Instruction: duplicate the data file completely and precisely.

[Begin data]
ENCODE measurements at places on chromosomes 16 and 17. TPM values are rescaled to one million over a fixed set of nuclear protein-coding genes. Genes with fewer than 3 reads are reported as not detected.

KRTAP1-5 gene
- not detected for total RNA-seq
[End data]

ENCODE measurements at places on chromosomes 16 and 17. TPM values are rescaled to one million over a fixed set of nuclear protein-coding genes. Genes with fewer than 3 reads are reported as not detected.

KRTAP1-5 gene
- not detected for total RNA-seq